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From Wikipedia, the free encyclopedia

Kathryn Scola
Catherine Scola

November 6, 1891[1]
DiedJanuary 4, 1982(1982-01-04) (aged 90)
Years active1930–1949

Kathryn Scola (November 6, 1891 – January 4, 1982)[1] was an American screenwriter.[2] She worked on more than thirty films during the 1930s and 1940s. Scola worked in Hollywood for a multitude of prominent production companies during the studio era, including Warner Bros., Paramount Pictures and 20th Century Fox.[3] Scola’s career took place during the transition from unregulated Pre-Code films to the implementation of the Motion Picture Production Code, and was frequently involved in writing screenplays that were deemed too controversial by the Motion Picture Association of America. Three of Scola’s films were included in the Forbidden Hollywood film series, including Baby Face, Female and Midnight Mary.


Born Catherine Scola, in Paterson, New Jersey, on November 6, 1891, she was the elder daughter of Giuseppe (Joseph) Scola (1859-1900), an Italian immigrant silk dyer from Naples, Italy, and his Irish immigrant wife, Mary Scola, nee King, (1871-1943). The Scolas had a younger daughter, Angela (1894-1989), who married Henry Louis Noland (1892-1931), a plumber and musician, and had three sons and one daughter. H.L. Noland, an alcoholic, died of myocarditis, in Ely, Nevada.


Kathryn Scola wrote a number of her scripts in collaboration with other Hollywood screenwriters, the most frequent being Gene Markey. In 1933, Scola and Markey wrote the screenplay for Baby Face, starring Barbara Stanwyck, which underwent various revisions due to Production Code regulations and was rereleased in a Post-Code edition.[4] Scola and Markey also worked together on the 1933 film Female, which dealt with themes of sexual harassment.[5] During the same year, Scola and Markey collaborated on the screenplay for the controversial Pre-Code film Midnight Mary, initially titled 'Nora' and first written by Anita Loos, which engaged with subject matter relating to the Spanish Civil War.[6] In October 1936, three months after the start of the war, Scola and Markey presented their script for Midnight Mary to Darryl F. Zanuck, the production head at Warner Bros. studio.[7]

In 1935, Scola co-wrote the screenplay for the film The Glass Key, an adaptation of the Dashiell Hammett novel, with writer Kubec Glasmon.[3] In 1937, Scola and Darrell Ware collaborated to write the script for the film Second Honeymoon, directed by Walter Lang.[8] In 1943, at the outset of the Second World War, Scola and Julien Josephson wrote the script for Happy Land, a 20th Century Fox production that was meant to prepare audiences for the losses of the war.[9] During 1946, Scola wrote a screenplay for the Max Ophüls 1949 American film noir Caught, which would eventually be rejected by the censorship board due to what was deemed questionable material.[10] Scola’s script was revised by various writers and eventually abandoned, leading to the final screenplay by playwright and screenwriter Arthur Laurents.[10] Scola and Julien Josephson also worked together on the original screenplay for “In Times Like These” in 1956, a teleplay included in the anthology series The 20th Century Fox Hour.[11]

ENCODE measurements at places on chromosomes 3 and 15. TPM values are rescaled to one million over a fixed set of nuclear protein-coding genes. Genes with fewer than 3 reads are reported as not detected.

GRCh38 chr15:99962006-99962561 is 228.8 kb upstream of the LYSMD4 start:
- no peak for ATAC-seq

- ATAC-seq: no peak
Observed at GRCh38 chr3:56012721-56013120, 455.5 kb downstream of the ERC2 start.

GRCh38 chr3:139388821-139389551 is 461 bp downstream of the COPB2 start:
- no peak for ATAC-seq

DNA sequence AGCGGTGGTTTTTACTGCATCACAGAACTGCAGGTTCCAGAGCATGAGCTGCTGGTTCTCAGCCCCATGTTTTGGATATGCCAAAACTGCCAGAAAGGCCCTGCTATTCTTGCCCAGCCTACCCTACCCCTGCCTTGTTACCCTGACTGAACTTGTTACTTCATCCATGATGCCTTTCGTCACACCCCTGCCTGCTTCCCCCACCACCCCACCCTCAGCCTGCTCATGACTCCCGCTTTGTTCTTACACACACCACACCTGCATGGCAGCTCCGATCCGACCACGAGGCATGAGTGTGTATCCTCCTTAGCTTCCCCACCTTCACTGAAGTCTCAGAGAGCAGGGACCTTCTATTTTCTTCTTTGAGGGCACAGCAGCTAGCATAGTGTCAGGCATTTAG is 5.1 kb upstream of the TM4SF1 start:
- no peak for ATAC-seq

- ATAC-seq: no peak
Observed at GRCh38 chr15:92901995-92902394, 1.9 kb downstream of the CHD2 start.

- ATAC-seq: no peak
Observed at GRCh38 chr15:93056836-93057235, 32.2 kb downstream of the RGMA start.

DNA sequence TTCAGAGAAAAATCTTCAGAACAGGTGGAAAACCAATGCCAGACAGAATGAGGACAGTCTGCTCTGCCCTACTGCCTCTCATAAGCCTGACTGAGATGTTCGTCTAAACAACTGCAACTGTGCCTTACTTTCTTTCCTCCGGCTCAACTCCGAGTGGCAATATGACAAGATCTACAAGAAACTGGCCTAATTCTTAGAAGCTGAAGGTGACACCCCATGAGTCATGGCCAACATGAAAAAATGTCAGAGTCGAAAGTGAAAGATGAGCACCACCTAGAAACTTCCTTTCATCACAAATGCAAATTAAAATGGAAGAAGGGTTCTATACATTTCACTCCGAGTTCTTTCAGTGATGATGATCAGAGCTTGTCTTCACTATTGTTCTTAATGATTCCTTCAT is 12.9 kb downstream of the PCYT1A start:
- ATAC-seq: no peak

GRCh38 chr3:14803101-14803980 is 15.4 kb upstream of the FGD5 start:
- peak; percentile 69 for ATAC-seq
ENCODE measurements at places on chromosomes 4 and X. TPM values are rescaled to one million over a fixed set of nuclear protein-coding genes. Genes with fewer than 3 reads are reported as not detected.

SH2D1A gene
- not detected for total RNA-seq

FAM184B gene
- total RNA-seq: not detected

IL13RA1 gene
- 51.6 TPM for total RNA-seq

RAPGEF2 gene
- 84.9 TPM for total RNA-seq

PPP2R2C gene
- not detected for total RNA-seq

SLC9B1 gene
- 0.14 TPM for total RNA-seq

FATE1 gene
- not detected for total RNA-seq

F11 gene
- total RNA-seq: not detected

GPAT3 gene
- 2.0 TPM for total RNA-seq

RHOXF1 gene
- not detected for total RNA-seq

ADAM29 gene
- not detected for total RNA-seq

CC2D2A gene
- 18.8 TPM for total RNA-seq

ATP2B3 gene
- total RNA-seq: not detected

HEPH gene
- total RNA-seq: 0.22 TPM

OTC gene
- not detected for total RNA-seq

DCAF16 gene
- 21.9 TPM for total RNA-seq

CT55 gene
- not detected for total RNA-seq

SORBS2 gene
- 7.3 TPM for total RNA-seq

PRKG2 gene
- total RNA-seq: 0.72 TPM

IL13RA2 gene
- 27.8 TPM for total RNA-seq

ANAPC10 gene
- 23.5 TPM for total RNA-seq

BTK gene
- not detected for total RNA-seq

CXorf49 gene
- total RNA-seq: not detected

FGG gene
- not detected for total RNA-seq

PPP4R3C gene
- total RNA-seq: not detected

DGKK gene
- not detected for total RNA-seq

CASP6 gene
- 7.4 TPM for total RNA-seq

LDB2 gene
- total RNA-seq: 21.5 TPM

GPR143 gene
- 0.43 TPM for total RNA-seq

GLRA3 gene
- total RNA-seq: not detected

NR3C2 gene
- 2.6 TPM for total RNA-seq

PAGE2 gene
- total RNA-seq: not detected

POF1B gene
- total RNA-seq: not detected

Selected filmography


  1. ^ a b "Kathryn Scola (1891-1982)" (Database). Retrieved 25 July 2019.
  2. ^ Schultz, p.63
  3. ^ a b Nelmes, Women Screenwriters: An International Guide, p.837
  4. ^ Nelmes, Analysing the Screenplay, p.37
  5. ^ Nelmes, Analysing the Screenplay, p.32
  6. ^ Dick, p.46
  7. ^ Dick, p.99
  8. ^ Dick, p.100
  9. ^ Knoppes, p.162
  10. ^ a b Bacher, p.205
  11. ^ Film Index International, Kathryn Scola


  • Bernard F. Dick. Hollywood Madonna: Loretta Young. University Press of Mississippi, 2011.
  • Clayton R. Knoppes. Hollywood Goes to War: How Politics, Profits and Propaganda Shaped World War II Movies. University of California Press, 1990.
  • Film Index International, Kathryn Scola.
  • Jill Nelmes. Analysing the Screenplay. Taylor & Frances, 2010.
  • Jill Nelmes. Women Screenwriters: An International Guide. Palgrave Macmillan, 2015.
  • Lutz Bacher. Max Ophuls in the Hollywood Studios. Rutgers University Press, 1996.
  • Margie Schultz. Ann Sothern: A Bio-Bibliography. ABC-CLIO, 1980.

External links

This page was last edited on 27 April 2021, at 04:34
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